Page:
Mayor Sam Adams today revealed his proposed budget for the fiscal year that starts July 1. Among some of the features of Adams' $408 million general fund discretionary budget:
- Maintaining what the mayor called "the ever popular" annual leaf-removal fee in neighborhoods with tree canopy. A survey earlier this year showed 48 percent of respondents "disagreed" with the fee while 47 percent "agreed." Earlier this year, Adams had said he would use the results of polling to determine whether to keep the fee. He said the results of the survey showed Portlanders were split on the question. Therefore, he "made the call" to keep the fee. But he's also keeping the opt-out program. "If you clean the leaves in front of your yard, you don't have to pay a thing," Adams added.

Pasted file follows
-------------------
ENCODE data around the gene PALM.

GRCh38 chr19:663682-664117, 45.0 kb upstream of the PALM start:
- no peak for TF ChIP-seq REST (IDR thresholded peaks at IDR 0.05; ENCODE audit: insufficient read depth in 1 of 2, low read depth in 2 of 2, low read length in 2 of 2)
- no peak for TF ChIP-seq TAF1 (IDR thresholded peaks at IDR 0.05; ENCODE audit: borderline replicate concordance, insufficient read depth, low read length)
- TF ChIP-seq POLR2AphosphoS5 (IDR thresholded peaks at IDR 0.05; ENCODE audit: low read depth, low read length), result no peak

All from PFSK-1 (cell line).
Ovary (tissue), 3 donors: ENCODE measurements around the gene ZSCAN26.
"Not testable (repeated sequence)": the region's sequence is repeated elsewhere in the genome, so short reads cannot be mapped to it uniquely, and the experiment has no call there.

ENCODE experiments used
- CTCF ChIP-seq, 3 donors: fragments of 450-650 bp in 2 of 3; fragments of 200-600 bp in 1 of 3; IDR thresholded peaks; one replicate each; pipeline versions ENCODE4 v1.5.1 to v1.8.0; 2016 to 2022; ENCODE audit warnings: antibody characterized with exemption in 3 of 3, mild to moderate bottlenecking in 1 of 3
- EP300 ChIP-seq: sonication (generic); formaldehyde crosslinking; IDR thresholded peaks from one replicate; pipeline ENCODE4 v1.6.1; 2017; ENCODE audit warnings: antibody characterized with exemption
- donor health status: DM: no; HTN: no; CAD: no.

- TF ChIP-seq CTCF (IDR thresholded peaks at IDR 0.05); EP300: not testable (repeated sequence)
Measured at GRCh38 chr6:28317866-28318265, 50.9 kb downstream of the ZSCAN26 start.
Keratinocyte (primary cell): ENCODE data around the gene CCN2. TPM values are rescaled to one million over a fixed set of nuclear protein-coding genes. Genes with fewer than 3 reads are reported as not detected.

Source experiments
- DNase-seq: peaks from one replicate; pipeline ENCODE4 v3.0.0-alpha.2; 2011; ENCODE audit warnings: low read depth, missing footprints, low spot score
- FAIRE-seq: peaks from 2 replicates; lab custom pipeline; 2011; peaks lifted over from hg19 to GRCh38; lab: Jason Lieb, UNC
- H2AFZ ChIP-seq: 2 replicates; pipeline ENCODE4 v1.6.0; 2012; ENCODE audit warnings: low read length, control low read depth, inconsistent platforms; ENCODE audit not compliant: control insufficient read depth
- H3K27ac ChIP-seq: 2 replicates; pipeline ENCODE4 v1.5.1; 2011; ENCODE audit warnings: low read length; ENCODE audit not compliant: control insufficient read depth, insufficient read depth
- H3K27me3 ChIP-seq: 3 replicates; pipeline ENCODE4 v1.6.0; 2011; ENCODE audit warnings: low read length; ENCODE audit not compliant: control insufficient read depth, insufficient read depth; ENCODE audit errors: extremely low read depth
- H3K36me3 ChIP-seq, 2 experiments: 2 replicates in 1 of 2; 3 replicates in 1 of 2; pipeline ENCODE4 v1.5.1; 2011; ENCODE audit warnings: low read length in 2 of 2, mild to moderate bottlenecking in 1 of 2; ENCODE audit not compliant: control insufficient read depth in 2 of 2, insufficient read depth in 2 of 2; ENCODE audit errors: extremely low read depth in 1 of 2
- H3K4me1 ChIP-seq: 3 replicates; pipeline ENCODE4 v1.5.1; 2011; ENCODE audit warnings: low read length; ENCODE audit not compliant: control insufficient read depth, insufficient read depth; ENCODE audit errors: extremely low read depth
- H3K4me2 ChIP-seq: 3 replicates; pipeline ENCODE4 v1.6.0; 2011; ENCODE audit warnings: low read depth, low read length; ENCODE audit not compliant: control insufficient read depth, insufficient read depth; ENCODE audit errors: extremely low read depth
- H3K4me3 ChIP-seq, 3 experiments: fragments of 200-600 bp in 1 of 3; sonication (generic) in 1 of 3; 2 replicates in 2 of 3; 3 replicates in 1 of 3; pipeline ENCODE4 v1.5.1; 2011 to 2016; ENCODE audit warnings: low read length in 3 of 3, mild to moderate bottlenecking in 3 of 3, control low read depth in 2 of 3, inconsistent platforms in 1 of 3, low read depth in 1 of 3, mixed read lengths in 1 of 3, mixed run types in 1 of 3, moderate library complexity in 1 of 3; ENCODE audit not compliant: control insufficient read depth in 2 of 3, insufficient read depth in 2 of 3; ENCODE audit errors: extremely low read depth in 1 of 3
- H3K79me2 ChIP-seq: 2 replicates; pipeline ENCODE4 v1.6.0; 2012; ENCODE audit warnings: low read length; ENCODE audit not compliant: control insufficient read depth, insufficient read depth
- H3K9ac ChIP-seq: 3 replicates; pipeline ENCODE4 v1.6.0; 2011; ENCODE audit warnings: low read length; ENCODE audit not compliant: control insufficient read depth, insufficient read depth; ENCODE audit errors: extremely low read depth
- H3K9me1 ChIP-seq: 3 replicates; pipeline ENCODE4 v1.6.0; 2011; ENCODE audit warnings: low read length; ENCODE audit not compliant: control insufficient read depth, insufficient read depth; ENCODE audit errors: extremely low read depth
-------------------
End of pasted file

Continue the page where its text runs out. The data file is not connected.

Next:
- The mayor's proposal from his February State of the City address that the city this year would take over Multnomah County's river patrol appears frozen. The mayor proposed this switch in order to free up money at the county for needed social-service programs. Since February, numerous questions have arisen about the plan. But Adams says he's going to continue talking with Multnomah County Sheriff Dan Staton about the proposal. "It's going to take longer," Adams explained.
There remain a number of unresolved questions about the budget. One is whether Portland's Water Bureau will switch from quarterly billing to monthly billing. We'll have a more complete look at the budget's winners and losers later today.